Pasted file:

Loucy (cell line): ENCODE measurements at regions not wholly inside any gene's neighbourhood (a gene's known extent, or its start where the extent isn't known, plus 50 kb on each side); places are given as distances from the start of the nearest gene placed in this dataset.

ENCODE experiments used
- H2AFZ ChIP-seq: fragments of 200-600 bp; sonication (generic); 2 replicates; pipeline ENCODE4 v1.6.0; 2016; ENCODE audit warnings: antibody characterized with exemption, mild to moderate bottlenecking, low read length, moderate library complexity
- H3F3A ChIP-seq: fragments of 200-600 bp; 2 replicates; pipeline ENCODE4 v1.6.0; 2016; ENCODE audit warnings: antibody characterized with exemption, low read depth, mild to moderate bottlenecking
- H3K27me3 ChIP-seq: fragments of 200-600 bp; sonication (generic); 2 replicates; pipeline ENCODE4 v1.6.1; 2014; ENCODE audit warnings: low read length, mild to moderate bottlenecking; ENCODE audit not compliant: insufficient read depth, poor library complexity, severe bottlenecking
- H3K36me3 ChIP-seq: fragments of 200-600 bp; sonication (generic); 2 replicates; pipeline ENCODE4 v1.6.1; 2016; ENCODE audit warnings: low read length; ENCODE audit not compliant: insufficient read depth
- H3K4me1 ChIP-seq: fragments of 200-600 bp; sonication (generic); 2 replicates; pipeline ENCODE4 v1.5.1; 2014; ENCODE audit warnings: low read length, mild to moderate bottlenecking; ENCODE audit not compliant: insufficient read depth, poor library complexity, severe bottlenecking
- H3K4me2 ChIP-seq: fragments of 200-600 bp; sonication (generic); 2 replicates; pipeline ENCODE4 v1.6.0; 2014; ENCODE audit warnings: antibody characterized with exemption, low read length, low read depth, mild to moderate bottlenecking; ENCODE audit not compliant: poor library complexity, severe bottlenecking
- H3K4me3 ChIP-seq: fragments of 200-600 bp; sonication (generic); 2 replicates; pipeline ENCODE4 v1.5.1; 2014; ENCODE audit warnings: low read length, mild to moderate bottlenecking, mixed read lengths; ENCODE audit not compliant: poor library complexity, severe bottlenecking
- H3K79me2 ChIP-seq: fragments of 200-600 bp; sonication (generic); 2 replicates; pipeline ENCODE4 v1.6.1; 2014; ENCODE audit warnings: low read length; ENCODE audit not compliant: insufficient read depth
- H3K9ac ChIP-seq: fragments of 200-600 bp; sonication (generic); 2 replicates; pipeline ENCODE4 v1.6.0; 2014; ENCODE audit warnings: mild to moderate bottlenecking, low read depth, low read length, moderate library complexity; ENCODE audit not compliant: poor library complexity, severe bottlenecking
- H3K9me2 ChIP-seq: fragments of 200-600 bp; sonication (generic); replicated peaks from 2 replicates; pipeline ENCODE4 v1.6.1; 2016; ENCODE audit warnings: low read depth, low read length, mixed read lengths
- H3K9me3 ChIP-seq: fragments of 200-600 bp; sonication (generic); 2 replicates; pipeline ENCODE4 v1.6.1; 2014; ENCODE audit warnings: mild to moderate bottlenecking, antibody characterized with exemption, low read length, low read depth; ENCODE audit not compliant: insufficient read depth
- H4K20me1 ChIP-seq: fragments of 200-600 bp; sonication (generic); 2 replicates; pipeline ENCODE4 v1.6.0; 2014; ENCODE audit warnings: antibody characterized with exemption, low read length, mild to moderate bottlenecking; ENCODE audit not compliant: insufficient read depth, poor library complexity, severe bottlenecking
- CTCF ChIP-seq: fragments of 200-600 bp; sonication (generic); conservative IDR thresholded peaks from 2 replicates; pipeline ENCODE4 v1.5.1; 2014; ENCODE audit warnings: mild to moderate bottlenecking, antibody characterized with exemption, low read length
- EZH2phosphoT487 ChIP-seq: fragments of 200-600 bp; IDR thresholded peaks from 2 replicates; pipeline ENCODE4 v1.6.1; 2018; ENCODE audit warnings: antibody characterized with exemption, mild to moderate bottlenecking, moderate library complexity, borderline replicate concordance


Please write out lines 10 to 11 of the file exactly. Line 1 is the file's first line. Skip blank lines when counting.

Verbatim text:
- H3K79me2 ChIP-seq: fragments of 200-600 bp; sonication (generic); 2 replicates; pipeline ENCODE4 v1.6.1; 2014; ENCODE audit warnings: low read length; ENCODE audit not compliant: insufficient read depth
- H3K9ac ChIP-seq: fragments of 200-600 bp; sonication (generic); 2 replicates; pipeline ENCODE4 v1.6.0; 2014; ENCODE audit warnings: mild to moderate bottlenecking, low read depth, low read length, moderate library complexity; ENCODE audit not compliant: poor library complexity, severe bottlenecking